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Originally Posted by ofajen View Post
For a classic 2x road bike with down tube shifters and brazed on guides near the BB, the only shifter housing at all would be the little section connecting the rear derailleur to the cable stop on the chain stay. It’s really an elegant and light system.

Otto
Got it. And the nylon guide under the BB?
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Old 04-24-21, 12:30 PM
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Originally Posted by SkinGriz View Post
Got it. And the nylon guide under the BB?
That's the item that always worries me. I see people's bikes after they've been riding on the bike path after heavy rains and their bikes are always splattered with limestone paste. I wonder what the cable guide under their BBs look like!
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Old 04-24-21, 12:54 PM
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Braze-ons are relatively new. My 1973 British production frame has a 'gear lever stop' underneath the downtube and a cable stop on the drive-side chainstay for the RDER cable. No cable guide under BB - manufacturers made metal cable guides that attached to DT or perhaps ST. No braze-ons for water bottles. This was true for all the bikes I bought, but I haven't bought a bike or frame since 1981.

The damned cable guides can rust and get very ugly.
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Old 04-24-21, 12:56 PM
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My cx bike (like nearly all cx bikes) runs full length cable housings. All of my hydraulic brake lines are full housings, too.
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Old 04-24-21, 01:32 PM
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Originally Posted by AdkMtnMonster View Post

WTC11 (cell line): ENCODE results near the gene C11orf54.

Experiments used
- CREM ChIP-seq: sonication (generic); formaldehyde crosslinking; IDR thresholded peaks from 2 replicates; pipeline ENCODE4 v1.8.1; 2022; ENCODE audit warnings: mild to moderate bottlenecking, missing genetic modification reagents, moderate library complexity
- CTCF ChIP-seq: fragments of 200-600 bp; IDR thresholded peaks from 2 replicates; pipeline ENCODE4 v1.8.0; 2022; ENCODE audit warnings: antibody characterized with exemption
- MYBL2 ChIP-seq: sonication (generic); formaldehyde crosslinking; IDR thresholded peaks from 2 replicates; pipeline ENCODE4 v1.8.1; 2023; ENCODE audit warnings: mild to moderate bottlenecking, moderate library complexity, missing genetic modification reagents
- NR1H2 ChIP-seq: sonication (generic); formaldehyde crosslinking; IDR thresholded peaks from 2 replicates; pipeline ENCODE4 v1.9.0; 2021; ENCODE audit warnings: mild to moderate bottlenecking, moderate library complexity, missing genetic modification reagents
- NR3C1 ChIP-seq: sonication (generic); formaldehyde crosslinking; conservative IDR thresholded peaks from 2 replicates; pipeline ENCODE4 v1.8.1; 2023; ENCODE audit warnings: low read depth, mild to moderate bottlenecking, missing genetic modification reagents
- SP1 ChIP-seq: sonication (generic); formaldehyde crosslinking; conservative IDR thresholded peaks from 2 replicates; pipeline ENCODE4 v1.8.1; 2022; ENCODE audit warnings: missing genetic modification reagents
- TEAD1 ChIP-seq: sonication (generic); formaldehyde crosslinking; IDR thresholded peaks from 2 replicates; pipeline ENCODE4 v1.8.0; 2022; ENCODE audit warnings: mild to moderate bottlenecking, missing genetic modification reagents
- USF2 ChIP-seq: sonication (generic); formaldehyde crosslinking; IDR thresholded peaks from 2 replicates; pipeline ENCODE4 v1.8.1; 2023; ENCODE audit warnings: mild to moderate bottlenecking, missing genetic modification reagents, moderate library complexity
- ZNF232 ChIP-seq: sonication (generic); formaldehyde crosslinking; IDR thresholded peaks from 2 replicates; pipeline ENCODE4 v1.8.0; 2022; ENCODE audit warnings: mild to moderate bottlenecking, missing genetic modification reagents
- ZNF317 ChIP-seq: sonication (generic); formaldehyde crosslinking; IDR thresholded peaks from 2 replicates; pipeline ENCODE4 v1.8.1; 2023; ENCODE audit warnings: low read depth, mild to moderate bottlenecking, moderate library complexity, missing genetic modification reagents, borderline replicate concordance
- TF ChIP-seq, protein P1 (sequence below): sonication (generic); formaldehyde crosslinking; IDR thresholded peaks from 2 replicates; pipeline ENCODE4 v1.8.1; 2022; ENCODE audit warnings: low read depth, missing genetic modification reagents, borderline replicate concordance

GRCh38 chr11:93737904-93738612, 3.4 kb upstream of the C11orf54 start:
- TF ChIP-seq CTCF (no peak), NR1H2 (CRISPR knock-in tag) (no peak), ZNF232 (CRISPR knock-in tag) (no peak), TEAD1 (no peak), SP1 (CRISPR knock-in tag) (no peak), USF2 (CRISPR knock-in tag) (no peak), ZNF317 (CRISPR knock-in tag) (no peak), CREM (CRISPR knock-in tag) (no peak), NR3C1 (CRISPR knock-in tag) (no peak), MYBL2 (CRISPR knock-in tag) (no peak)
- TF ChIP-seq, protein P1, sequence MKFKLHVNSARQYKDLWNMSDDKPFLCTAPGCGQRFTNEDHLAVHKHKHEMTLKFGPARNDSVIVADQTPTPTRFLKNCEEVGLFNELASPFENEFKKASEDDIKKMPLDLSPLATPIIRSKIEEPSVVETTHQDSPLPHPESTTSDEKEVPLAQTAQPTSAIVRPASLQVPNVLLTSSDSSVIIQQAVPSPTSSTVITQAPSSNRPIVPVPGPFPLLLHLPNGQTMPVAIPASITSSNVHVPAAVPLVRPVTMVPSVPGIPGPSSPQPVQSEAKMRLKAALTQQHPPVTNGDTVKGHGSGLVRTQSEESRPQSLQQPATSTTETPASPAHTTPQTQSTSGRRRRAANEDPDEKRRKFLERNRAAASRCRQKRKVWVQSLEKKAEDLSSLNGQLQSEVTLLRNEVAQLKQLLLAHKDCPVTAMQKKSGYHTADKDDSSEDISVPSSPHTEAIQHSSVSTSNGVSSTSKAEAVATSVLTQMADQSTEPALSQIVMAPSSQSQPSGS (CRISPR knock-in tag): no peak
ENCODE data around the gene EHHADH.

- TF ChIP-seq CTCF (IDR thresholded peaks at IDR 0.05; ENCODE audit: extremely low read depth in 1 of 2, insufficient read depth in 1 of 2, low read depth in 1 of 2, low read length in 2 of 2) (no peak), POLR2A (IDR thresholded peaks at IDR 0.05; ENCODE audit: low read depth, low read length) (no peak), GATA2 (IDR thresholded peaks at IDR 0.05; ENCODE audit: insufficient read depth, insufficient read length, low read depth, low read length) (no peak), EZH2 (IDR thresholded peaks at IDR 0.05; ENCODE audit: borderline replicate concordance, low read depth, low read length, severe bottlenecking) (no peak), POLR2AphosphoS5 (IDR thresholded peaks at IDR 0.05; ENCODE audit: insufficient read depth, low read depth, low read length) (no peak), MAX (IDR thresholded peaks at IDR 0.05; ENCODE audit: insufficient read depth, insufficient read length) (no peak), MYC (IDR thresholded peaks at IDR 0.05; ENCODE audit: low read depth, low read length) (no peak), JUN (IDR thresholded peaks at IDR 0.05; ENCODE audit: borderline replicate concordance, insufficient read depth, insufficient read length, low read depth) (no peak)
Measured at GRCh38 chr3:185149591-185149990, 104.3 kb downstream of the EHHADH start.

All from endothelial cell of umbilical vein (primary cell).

My cx bike (like nearly all cx bikes) runs full length cable housings. All of my hydraulic brake lines are full housings, too.
For the reasons I would assume? Prevent dirt and water inclusion?

An open hydraulic brake line is when you wedge your shoe between the seat stay and rear tire, and get yelled at by your parents for ruining brand new shoes in one afternoon.
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Old 04-24-21, 01:35 PM
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Originally Posted by philbob57 View Post
Braze-ons are relatively new. My 1973 British production frame has a 'gear lever stop' underneath the downtube and a cable stop on the drive-side chainstay for the RDER cable. No cable guide under BB - manufacturers made metal cable guides that attached to DT or perhaps ST. No braze-ons for water bottles. This was true for all the bikes I bought, but I haven't bought a bike or frame since 1981.

The damned cable guides can rust and get very ugly.
Huh. If I ever see a bike like that I’ll check it out.
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Old 04-24-21, 02:07 PM
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It's just another burden us C&Vers have to bear. I really wish I could cheaply and easily use a plastic cable guide under the BB. (I don't want to tape a hole into the BB.)
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Old 04-24-21, 02:07 PM
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Originally Posted by philbob57 View Post
Braze-ons are relatively new. My 1973 British production frame has a 'gear lever stop' underneath the downtube and a cable stop on the drive-side chainstay for the RDER cable. No cable guide under BB - manufacturers made metal cable guides that attached to DT or perhaps ST. No braze-ons for water bottles. This was true for all the bikes I bought, but I haven't bought a bike or frame since 1981.

The damned cable guides can rust and get very ugly.
Originally Posted by SkinGriz View Post
Huh. If I ever see a bike like that I’ll check it out.

Pretty common for 1970s mid- to lower-end bikes. Mfgrs would use the same frame to build both a drop- bar “ten-speed” and an upright 3-speed ‘lightweight’.
Thats why you see features like semi-horizontal dropouts, clamp-on down tube shifters, and nice derailleurs like V-GTs with ‘claw’ mounts.
They just used a combination of full-length cables an clamp-on cable stops for whatever style of bike it was going to be built as.